March 30, 1998
Volume 50, No. 26
Storey speaks of peace and forgiveness in South Africa
Often coming close to moving both his audience and himself to tears, the Reverend Peter Storey, an eminent clergyman from South Africa, spoke passionately at a luncheon March 23 in Winship Ballroom about the wrenching process of peace and forgiveness he witnessed and helped shape in his native country.
A former bishop of the Methodist church in South Africa, Storey co-chaired the multi-party Peace Secretariat, mediating the peace process around Johannesburg during the turbulent time preceding the country's first democratic elections. Following the election of Nelson Mandela and formation of the post-apartheid government, Storey served on the selection committee for the Truth and Reconciliation Commission, a body established to bring South Africa into the future while never forgetting the lessons of the past.
"Without memory, there can be no healing. Without forgiveness, there can be no future," Storey said, reciting a phrase that came to be commonplace as his nation dealt with its collective sin. "None of us could deny that 40 years of hate and discrimination cast a long shadow, and much would depend on how we dealt with that shadow."
Storey spoke plain truth. He admitted that negotiations to set up the new government in South Africa were political, that the architects and supporters of apartheid would not yield power without assurances that they "would not be strung up the day after liberation." Mandela, Storey said, promised amnesty would be made available to these people.
The vehicle for that amnesty was the Truth and Reconciliation Commission. After helping whittle down more than 600 nominations to select 25 members and naming Archbishop Desmond Tutu the commission's chair, Storey watched his country undergo a process of spiritual healing he called "unique in human history."
In order to apply for amnesty from the commission, people had to meet four requirements: they had to apply individually, not as institutions or organizations; they had to provide full disclosure of their crimes-"If you killed 12 people," Storey said, "don't tell us about just three"; applicants had to demonstrate their crimes were committed for political purposes; and they had to demonstrate proportionality, that the actions must somehow have been proportionate to the atmosphere of the community at the time. Storey said this final criterion was the most difficult to show.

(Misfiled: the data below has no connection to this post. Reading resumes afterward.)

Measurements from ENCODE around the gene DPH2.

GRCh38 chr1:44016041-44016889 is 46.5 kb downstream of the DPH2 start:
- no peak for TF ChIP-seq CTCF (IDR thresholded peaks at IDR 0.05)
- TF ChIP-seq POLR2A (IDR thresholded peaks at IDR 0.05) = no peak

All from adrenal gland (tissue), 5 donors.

At first, critics of the commission, many still loyal to the old government, dubbed its proceedings the "Kleenex commission" as witnesses broke down in tears recounting tales of gross human rights abuses and crimes, of children and husbands carried off and murdered in the middle of the night, buried in parts unknown. But as the hours of testimony and scores of victims continued to mount, even the most skeptical of observers began to believe.
Most moving, Storey said, was when victims of violence by freedom fighters came forward to testify. Afrikaners loyal to apartheid spoke of how their families were blown apart by bombs set by anti-apartheid groups, and relatives of both sides wept in the courtroom galleries.
"When people win a war, they don't like to acknowledge they were anything like their enemies," Storey said. "But it doesn't matter how noble and right your cause may be-that does not make you immune to responsibility for your behavior. When people war with each other, the suffering knows no name and no label."
The commission's work has not been the perfect solution, Storey admitted. To ask people whose families were murdered to forego justice and grant amnesty to the killers is at times excruciatingly difficult, he said, but it is a sacrifice they are asked to make on behalf of their country.
"There are some evils far too big for law ever to deal with," said Storey, the seventh in a family line of South African Methodist ministers dating back to 1820. "There are some evils that can only be dealt with by grace. That is the lesson of the Truth and Reconciliation Commission."